OSU Press: What was it like to spend so much time in the archives?

Helphand: To put it simply, I love archivists. I’ve spent a lot of times in the archives not Securing wire to poles with tractor pulling high tower, 1952only for this research but in other research I’ve done. An archivist’s job is to gather material for a collection and then organize that material to make it available to anyone who wants to see it. That means they know their collections. They are catalogued in different degrees and now things are scanned and digitized and you can look it up on your computer, but archivists have been working for many years to digitize their collections. You have to be clever about what you are seeking. I spent a lot of time gathering articles, text material, newspapers, loose files, and through the Oregon Digital Newspaper Program (ODNP), which turned out to be most important. Around hop picking time, the Oregonian would do a big hop picking feature. So, there are newspaper clippings and hop picking ads that are featured in the book. (above right: Securing wire to poles with tractor pulling high tower, 1952; OHBA Gifford Photographic Collection, circa 1885-1958)

OSU Press: How is the book both a landscape and a cultural history?

Pickers with men on poles, 1930Helphand: They aren’t contradictory terms. Landscape is culture and landscapes are a cultural phenomenon. I use the terms landscape in a broad sense, not just talking about the cultural landscapes, but essentially that landscapes are the world that human beings have created. We see this most dramatically with our rural and urban landscapes. How people interact with them and how the landscapes impact people is a symbiotic relationship of looking at the landscape as a manifestation of culture. We do this with other art forms and we expand that idea with landscapes. All the manifestations of the surrounding culture and the individuals who live in that landscape impact culture.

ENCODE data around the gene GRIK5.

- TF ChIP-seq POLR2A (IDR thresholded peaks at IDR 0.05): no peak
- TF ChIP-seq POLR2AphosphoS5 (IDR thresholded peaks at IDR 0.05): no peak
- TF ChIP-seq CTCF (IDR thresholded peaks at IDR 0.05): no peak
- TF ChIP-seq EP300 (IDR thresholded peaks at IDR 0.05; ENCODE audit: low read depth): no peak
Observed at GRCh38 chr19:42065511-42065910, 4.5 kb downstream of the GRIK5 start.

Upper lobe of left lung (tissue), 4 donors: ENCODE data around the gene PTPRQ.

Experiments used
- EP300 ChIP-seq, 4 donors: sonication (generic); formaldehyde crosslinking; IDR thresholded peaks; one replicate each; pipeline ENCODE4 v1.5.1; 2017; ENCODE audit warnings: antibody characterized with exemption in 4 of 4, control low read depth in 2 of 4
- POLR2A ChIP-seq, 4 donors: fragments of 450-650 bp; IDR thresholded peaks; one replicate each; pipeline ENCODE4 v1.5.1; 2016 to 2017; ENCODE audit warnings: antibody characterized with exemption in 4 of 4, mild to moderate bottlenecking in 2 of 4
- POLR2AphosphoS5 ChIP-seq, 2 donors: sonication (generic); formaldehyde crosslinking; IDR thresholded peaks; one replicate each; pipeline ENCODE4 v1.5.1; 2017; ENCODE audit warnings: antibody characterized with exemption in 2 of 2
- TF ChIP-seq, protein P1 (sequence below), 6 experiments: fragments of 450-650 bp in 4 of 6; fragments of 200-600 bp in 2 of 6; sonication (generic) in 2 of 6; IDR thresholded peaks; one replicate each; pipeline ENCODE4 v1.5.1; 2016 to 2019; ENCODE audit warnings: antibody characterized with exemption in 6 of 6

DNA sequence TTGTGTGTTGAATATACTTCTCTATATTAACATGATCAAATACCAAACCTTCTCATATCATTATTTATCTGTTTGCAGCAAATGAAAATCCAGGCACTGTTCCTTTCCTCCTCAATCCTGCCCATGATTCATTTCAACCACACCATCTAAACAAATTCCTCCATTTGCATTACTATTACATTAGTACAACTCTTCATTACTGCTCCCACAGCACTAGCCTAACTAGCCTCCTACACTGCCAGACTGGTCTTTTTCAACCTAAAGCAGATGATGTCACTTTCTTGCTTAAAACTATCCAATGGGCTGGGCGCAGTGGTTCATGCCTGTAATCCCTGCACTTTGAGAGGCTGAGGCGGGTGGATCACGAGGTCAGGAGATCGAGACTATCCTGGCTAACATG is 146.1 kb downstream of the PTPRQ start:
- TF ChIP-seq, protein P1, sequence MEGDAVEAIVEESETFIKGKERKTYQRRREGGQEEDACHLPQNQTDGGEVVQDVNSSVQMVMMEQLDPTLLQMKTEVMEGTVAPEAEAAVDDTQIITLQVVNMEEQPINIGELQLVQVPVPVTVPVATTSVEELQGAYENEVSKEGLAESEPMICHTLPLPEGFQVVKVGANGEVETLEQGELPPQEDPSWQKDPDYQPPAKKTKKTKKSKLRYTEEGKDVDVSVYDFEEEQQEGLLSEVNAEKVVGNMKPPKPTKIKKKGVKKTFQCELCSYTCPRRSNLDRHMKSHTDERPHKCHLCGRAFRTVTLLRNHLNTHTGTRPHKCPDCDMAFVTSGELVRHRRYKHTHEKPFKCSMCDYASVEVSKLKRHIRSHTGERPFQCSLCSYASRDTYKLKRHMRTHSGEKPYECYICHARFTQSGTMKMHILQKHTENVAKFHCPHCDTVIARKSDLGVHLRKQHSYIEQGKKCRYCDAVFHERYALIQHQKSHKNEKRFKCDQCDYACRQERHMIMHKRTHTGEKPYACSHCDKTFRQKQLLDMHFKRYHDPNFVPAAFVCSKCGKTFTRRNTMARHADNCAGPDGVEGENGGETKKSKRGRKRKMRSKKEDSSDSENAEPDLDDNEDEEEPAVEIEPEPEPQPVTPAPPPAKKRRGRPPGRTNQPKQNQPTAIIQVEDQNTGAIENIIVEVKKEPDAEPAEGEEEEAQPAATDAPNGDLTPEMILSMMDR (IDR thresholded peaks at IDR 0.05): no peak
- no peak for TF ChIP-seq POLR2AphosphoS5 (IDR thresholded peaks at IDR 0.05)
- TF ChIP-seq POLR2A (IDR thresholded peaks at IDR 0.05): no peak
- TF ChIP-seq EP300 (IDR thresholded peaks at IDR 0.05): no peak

OSU Press: Did your relationship to landscapes change after you did your research on hops?

Helphand: I brought my career into this project so I wouldn’t say that it changed. Through that length of time I spent half a century thinking about landscapes. I would say that this project has enriched my understanding of a part of the world that I didn’t know that much about. I learned about the culture and the people who play a part in it. I had great support from the Oregon Hop Growers Association, who graciously supported this project.

OSU Press: Anything else to add about your experience writing Hops?

Helphand: Just that it was pleasurable to write and that people found this research fascinating. People over seventy can talk about how common hop picking and growing was in Oregon. Kenneth HelphandI even got an ad from a cousin in Los Angeles, who said that my auntie Anne used to have a phrase, “he’s hopping mad,” which meant he was full of hops. This was an expression I never heard, and it was a colloquial expression from the midwest that was a synonym for “he was full of beer.” That was a humorous part of the research.

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Kenneth I. Helphand is Philip H. Knight professor of landscape architecture emeritus at the University of Oregon. He is the author of several award-winning books, most recently Defiant Gardens: Making Gardens in Wartime.